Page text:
why activism and academia don’t mix
Over Eric Grollman’s blog, there is a nice essay on blogging, academia, and activism. Eric provides an interesting note about the differences between white graduate students and students of color:
In a 2009 sample of 1,473 doctoral students, African American and Latina/o doctoral students ranked as their number 1 and number 3 reason to attend graduate school, respectively, to “contribute to the advancement of minorities in the US”; “contribute to my community” was number 2 for Latina/os. The top three reasons for white doctoral students were to “grow intellectually,” “improve occupational mobility,” and “make a contribution to thefield.” All these years of feeling my work was urgently needed to make a difference, while my white colleagues were merely curious about the social world, now had confirmation.
This passage raises a number of different issues. For example, students of color often come from financially strapped backgrounds, so academia is a step up. In contrast, white students likely come from more comfortable backgrounds so mobility isn’t the issue.
The big issue, and one that captures Eric’s attention on his blog, is the divide between activism and academia, one that student’s of color don’t accept so much. Why do we “beat it out’ of graduate students? The answer, in my view, is that academia and activism are simply different things. Every activity has a bottom line. In politics, it’s votes. In business, it’s money. In religion, it’s souls. Activism is about promoting social change, which is a different bottom line than academia, which is knowledge generation.
And look around – academia is built for scholarship. We are cloistered on our campuses and in our laboratories. We pore over journals that few people read. Our main ritual is the seminar, not the protest. To be blunt, we simply don’t have the tools that you need for social change.
Social change is a wholly different creature. If you want to influence policy, you need money, or you need a bloc of voters, or you need to sue someone. You may need friends in the media. Or a few thousand friends to show up at a rally. The work of social change is about these activities, not pumping your CV with articles in the right journals.
I’ll conclude with a few comments about the relationship between activism and academia, which is the topic of my book on the Black Power movement and its impact on the academy. What I learned is that academia is about itself and that people who enter it are under great pressures to conform. Much in the same way that an executive is only rewarded for bringing in the next account, academics are rewarded for scholarship. The Black Power movement tried to change that dynamic and experienced very little success. The main reason is that people pay money to university for prestige, which follows research, not activism.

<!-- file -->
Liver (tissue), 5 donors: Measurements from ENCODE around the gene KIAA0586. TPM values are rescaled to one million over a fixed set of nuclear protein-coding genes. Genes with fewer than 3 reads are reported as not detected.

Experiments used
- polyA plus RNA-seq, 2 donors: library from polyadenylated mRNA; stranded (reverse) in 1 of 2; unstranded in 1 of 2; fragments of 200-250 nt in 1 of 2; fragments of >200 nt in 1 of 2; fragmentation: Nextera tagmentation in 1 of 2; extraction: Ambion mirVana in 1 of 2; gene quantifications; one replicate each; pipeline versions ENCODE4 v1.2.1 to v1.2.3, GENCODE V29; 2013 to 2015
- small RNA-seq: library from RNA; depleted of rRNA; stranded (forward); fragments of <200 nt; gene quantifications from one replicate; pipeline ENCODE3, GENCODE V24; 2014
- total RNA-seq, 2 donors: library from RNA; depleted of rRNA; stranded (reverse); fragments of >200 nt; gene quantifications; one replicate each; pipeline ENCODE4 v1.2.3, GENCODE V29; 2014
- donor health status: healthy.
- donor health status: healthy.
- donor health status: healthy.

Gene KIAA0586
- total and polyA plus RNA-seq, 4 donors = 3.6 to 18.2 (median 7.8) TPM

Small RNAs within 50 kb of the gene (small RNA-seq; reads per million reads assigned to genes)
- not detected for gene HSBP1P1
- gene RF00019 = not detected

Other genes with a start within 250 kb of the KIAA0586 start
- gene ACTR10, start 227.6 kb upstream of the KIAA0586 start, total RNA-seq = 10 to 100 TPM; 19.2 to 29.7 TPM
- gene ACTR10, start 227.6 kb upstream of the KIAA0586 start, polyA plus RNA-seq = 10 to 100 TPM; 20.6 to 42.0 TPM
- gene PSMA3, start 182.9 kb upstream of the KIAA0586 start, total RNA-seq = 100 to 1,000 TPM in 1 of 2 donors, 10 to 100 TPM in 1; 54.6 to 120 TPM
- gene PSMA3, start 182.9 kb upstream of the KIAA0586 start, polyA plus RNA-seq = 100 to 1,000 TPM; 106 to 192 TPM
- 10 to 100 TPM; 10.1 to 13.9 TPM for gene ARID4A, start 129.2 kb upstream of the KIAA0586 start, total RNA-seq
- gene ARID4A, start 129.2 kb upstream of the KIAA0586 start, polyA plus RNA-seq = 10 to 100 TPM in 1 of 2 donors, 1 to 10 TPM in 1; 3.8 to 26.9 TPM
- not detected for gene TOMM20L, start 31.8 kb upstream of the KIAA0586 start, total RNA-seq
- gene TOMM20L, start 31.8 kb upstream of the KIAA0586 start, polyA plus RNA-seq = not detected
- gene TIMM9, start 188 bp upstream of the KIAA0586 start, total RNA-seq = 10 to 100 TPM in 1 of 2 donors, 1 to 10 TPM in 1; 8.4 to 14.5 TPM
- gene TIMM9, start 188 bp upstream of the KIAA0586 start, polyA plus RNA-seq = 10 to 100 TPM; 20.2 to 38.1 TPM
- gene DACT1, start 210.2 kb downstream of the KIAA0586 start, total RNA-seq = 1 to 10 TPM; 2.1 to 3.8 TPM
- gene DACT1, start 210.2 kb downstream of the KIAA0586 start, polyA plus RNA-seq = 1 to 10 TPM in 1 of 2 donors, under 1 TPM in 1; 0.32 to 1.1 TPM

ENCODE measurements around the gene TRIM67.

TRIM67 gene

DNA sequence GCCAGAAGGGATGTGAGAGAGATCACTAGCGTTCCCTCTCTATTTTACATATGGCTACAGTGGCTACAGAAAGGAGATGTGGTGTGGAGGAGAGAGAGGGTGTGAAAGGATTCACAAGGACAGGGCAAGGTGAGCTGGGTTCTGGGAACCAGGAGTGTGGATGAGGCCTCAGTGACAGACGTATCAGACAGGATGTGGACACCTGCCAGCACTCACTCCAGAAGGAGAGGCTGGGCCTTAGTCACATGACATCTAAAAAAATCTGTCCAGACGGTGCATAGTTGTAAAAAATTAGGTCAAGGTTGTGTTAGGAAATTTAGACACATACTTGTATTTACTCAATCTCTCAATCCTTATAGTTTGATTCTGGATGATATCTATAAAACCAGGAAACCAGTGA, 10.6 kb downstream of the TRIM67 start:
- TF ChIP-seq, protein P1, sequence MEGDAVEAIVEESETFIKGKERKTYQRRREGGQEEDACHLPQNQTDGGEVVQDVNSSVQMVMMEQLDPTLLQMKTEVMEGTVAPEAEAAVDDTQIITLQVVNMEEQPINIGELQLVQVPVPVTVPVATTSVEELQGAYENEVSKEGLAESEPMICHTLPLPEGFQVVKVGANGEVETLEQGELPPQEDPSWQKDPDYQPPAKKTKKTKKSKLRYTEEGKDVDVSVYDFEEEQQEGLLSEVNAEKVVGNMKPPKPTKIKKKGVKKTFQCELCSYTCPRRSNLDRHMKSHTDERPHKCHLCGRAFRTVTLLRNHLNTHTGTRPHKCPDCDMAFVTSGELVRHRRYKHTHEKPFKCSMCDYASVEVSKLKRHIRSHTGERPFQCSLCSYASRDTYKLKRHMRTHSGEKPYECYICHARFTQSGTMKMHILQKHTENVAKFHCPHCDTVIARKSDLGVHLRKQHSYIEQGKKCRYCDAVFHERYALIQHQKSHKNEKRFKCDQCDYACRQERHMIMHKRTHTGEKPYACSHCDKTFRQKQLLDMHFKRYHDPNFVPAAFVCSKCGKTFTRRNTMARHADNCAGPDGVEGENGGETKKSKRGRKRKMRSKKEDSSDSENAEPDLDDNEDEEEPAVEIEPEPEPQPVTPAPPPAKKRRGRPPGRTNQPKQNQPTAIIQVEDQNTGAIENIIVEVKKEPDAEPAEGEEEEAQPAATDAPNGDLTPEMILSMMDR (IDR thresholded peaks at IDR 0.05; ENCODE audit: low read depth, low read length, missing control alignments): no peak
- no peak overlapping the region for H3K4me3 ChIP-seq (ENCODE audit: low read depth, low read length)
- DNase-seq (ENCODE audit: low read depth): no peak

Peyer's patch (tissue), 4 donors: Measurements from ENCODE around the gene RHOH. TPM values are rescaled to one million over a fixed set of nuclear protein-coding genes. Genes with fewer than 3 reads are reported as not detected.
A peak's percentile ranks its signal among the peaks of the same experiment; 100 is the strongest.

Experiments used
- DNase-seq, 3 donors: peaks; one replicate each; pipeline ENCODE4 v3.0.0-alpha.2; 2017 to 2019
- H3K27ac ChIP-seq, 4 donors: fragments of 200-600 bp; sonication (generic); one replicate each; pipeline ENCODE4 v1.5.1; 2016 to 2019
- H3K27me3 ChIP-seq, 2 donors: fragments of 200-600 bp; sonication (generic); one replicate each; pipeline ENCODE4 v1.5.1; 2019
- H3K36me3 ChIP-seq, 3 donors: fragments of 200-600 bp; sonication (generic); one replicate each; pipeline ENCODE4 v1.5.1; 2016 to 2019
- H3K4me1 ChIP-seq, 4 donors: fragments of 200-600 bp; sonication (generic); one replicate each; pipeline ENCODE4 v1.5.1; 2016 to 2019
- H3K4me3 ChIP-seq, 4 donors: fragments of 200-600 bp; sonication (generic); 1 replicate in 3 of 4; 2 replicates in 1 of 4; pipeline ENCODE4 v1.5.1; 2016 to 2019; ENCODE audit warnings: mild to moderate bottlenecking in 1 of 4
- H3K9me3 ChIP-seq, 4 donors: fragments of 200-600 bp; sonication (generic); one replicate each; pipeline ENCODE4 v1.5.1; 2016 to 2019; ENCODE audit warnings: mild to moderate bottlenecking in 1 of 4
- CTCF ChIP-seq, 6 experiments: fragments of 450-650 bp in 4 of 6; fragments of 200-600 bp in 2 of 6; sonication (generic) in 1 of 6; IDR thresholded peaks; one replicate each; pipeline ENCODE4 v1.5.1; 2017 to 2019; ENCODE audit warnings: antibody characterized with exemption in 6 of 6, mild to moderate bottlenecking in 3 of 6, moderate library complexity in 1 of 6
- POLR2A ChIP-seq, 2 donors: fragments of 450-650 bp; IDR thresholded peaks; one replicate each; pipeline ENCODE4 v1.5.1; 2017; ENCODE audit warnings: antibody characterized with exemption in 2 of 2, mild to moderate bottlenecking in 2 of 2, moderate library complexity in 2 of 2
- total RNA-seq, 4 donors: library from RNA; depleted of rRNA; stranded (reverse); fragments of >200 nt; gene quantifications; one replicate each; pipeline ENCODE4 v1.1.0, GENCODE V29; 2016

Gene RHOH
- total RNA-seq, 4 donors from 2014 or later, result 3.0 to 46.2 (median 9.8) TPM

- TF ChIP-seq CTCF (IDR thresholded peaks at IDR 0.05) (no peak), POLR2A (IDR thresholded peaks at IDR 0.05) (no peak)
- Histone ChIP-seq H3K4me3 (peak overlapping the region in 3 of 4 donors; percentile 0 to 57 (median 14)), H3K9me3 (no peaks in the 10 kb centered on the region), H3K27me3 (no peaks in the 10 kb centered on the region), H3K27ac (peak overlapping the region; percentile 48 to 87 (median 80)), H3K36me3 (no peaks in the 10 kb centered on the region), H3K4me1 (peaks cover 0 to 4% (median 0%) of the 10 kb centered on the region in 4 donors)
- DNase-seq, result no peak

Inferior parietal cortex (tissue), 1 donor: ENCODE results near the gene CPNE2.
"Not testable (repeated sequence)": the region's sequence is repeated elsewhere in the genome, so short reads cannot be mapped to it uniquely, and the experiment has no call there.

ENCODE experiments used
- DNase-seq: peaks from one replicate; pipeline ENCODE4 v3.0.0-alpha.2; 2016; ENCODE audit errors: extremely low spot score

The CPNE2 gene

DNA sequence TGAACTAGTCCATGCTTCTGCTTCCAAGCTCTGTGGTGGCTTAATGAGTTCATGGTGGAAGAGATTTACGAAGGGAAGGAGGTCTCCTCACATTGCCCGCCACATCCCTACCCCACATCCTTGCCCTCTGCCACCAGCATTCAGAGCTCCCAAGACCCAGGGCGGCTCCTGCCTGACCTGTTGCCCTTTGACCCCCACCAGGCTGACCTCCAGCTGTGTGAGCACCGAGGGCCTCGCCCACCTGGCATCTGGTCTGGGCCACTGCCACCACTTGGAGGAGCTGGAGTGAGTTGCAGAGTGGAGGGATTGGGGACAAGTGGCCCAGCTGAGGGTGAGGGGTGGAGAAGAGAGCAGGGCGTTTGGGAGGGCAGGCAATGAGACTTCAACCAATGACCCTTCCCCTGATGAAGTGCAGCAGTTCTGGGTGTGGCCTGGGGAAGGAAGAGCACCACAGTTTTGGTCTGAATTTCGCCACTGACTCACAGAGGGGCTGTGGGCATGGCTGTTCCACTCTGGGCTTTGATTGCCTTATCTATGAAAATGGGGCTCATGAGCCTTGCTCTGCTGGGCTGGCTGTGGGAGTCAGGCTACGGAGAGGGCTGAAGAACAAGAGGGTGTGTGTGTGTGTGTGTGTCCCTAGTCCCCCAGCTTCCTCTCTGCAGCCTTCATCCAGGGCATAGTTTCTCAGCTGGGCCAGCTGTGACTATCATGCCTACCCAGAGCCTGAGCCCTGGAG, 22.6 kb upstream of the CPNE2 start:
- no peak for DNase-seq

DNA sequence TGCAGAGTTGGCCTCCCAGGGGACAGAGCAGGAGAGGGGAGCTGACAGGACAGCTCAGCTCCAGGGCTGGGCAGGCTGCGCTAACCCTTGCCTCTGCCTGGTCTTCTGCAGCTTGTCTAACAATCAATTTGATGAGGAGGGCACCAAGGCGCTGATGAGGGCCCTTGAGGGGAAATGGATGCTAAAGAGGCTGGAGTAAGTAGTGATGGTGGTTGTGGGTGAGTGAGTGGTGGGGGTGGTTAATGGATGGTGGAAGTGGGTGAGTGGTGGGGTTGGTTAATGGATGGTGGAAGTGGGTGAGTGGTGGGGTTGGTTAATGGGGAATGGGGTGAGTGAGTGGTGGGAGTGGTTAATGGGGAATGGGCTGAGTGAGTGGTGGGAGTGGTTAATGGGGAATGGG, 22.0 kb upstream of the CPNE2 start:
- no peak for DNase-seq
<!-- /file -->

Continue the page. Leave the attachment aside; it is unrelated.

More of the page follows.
Does this mean that I think academia should abandon activism? Absolutely not! But my views do have consequences. First, most professors (and graduate students) will continue to be rewarded to research and teaching. Academic jobs that reward activism are rare. Second, understand that until one gets tenure, most of one’s time will be spent doing academic work. Third, if you are serious about social change, you will do things that get you no reward in the academy. Activism will be done because you care about it even though your boss won’t.
Academics do have a role in social change. And I don’t mean the Chomsky’s of the world who sit around and speechify about the man. Rather, I mean the academics whose work leads to tangible improvements. I think of people like Kenneth Clark, who helped litigate Brown and desegregate American schools. Or someone like Norman Borlaug, the biologist who helped the green revolution get off the ground by creating high yield crops that helped millions escape starvation. Academics do have a role in social change, but if you look at those who were successful you’ll see that they mastered their discipline and built a foundation of knowledge. In other words, professors who create social change aren’t the activists, they’re the ones who are really good professors and spent most of their time creating knowledge.
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